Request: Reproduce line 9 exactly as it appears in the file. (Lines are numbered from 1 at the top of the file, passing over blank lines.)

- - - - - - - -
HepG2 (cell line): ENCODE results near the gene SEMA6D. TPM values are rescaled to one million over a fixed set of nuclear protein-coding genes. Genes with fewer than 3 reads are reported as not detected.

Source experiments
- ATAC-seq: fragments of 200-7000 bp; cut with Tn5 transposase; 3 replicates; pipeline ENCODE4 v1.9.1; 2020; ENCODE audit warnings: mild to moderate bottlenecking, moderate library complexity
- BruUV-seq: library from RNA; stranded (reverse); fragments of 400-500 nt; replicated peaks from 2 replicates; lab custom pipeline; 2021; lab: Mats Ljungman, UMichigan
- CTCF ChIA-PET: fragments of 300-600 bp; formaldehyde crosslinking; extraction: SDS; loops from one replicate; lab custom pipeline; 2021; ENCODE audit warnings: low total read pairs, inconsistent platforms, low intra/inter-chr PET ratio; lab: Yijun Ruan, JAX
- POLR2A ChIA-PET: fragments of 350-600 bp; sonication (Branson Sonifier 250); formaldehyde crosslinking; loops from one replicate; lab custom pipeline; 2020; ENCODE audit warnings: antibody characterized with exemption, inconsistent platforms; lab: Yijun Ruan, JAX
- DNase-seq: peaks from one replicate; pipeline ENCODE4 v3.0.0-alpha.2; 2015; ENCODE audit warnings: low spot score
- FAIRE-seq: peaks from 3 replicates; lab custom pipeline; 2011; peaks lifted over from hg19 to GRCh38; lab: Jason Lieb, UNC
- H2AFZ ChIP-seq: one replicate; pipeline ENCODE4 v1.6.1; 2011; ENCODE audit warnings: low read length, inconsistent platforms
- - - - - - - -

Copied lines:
- H2AFZ ChIP-seq: one replicate; pipeline ENCODE4 v1.6.1; 2011; ENCODE audit warnings: low read length, inconsistent platforms